The Chamber has a commitment to providing relevant, timely information to our members for the betterment of the community. Candidate forums are one of the many tools we use to achieve this. The goal of these forums has always been to educate voters on the merits of each candidate – their positions on issues, experience in the field, and connection in the community.

Originally scheduled for earlier this month, we had to postpone our candidate forum because I had a fancy ride in an ambulance and spent most of that day in the hospital day after collapsing at an event with vertigo. That’s another story for another day. What has transpired since then is where my concern lies – I’m talking about politically, not my health now. Over the past two weeks, we have watched many of our local campaigns get as ugly as what we’re seeing in some of the national races.

One of the most important educational, political, and social issues of today is how best to have a civil conversation in a democratic society. Our past, present, and future depend on this essential process: citizens gather, listen to each other, debate, make up their minds, and determine a course of action. Polarization of opinions, coupled with the speed and access of the digital age have made it more difficult to keep our conversations civil in America today. From shouting matches to opinionated blog posts to rhetoric-filled political debates, we are confronted every day with uncivil conversation.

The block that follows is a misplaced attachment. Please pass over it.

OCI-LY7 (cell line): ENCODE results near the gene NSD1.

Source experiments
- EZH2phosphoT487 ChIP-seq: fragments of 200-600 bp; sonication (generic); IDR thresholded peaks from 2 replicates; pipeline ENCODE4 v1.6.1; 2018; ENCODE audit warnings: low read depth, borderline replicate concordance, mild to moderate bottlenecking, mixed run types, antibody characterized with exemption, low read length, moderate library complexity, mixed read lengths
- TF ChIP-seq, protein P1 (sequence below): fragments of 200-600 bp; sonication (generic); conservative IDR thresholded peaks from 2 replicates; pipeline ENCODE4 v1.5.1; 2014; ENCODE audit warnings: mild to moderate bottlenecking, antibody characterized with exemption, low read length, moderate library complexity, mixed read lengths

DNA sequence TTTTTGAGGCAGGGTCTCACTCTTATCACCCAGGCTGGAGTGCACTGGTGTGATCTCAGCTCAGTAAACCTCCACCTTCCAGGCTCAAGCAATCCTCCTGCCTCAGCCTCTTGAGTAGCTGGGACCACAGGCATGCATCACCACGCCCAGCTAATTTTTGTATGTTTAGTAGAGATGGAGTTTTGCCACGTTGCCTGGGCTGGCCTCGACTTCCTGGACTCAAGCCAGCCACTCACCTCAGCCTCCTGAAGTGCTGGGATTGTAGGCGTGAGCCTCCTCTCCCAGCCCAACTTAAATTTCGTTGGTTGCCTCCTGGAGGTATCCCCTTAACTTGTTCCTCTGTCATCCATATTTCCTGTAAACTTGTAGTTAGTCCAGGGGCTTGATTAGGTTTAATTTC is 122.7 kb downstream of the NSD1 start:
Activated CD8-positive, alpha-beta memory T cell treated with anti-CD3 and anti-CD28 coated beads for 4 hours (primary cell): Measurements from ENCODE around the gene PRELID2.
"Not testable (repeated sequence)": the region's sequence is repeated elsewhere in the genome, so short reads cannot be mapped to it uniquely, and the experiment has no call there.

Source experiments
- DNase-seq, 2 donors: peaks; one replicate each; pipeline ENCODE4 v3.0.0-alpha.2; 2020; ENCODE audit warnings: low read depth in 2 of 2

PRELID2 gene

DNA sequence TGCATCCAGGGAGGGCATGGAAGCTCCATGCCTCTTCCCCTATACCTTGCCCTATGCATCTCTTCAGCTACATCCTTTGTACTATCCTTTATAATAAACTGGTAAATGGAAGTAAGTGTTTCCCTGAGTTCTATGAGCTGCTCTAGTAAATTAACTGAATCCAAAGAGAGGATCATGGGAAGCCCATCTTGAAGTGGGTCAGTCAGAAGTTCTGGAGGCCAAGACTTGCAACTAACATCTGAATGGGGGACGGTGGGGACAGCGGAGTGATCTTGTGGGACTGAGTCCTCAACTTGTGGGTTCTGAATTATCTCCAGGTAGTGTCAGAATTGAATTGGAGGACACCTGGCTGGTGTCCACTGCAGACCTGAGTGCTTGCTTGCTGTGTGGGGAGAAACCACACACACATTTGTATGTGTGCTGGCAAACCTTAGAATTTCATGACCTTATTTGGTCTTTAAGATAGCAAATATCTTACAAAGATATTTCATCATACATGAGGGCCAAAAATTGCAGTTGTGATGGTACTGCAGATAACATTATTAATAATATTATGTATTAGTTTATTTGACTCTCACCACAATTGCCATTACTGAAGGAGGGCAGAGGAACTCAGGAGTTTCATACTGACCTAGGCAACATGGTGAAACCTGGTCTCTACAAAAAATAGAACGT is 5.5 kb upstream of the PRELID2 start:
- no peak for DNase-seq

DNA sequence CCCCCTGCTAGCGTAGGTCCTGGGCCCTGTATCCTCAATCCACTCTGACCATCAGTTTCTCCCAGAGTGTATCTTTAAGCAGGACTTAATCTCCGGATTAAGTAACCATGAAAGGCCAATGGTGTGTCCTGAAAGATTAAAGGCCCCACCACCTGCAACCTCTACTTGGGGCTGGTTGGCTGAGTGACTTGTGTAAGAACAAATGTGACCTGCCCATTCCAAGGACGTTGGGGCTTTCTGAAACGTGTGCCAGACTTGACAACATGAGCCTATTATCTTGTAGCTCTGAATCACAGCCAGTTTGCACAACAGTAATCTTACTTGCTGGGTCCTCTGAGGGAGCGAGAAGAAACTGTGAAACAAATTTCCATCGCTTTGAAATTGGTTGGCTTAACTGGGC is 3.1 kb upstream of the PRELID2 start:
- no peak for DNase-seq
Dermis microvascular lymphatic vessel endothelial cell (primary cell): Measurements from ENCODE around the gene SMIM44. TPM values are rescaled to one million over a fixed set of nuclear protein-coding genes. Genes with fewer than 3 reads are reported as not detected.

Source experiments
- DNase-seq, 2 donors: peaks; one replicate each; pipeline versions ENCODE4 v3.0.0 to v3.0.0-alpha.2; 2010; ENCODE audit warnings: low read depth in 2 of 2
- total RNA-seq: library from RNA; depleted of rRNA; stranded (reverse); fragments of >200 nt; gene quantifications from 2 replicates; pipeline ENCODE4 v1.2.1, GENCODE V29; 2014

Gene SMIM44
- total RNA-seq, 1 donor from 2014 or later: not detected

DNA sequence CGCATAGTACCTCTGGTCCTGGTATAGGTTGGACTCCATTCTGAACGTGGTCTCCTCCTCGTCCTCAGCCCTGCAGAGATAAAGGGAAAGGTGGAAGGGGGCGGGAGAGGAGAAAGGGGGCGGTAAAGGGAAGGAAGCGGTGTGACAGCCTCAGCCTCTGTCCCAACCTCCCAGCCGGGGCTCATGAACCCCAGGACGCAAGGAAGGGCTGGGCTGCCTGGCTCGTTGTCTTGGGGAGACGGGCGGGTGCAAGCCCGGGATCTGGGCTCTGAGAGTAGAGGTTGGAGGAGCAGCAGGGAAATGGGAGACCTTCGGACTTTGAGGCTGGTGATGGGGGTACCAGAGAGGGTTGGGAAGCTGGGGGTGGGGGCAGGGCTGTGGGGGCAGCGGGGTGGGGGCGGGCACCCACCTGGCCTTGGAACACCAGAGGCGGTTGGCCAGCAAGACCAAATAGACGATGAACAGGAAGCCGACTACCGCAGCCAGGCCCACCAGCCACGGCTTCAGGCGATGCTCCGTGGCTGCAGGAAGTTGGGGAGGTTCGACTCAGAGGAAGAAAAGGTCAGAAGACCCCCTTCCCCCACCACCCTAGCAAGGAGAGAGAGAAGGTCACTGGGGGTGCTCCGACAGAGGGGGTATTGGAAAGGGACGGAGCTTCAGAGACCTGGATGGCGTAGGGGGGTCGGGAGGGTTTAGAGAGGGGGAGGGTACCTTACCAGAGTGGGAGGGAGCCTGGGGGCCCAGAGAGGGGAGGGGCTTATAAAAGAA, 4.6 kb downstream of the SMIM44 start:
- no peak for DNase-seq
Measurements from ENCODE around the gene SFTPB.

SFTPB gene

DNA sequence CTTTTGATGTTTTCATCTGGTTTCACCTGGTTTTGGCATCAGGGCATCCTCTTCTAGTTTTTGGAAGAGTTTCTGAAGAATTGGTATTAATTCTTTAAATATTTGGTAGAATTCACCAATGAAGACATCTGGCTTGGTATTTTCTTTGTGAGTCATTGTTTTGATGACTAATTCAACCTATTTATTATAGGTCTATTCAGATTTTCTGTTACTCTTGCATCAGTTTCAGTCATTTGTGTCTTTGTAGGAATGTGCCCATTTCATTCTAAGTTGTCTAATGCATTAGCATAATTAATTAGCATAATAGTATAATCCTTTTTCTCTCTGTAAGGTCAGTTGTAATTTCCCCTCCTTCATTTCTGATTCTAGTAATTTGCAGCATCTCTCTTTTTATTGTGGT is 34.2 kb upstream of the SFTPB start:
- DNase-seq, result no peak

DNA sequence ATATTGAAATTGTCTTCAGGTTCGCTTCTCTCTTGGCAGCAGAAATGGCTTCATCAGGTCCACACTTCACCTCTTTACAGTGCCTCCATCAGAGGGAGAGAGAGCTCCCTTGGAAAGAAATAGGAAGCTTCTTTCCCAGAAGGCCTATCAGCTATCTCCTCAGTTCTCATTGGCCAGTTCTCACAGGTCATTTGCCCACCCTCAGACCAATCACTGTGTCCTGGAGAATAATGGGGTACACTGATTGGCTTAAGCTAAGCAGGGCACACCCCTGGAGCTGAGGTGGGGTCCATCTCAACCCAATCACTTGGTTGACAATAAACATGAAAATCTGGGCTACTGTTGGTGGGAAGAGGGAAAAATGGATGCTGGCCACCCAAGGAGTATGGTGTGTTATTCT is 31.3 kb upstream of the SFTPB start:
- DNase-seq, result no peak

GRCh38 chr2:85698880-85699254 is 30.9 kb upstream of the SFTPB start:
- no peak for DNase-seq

As CEO of the Chamber I have the honor and privilege to show the best of our community to the region, the state, and the world. With that responsibility in mind, I had to ask myself if the risk to the credibility of our organization was worth the potential benefit of hosting this forum. The answer was a giant NO. Sadly, I was faced with the reality that moving forward with this effort would likely not change the minds of viewers about the candidates but rather change their minds about our organization and what we stand for. Simply put: not on my watch.
I implore you all to do your homework on every candidate on the ballot and vote. And when comes to our local candidates, reach out to them, fact check, and ask other trusted friends what they know about the candidate as well as the position.

Just five short months ago, I watched our community come together in a way I had never seen in my six years living here, so I know for a fact that we can do better. We MUST do better. We deserve better and should demand better of those seeking to represent us.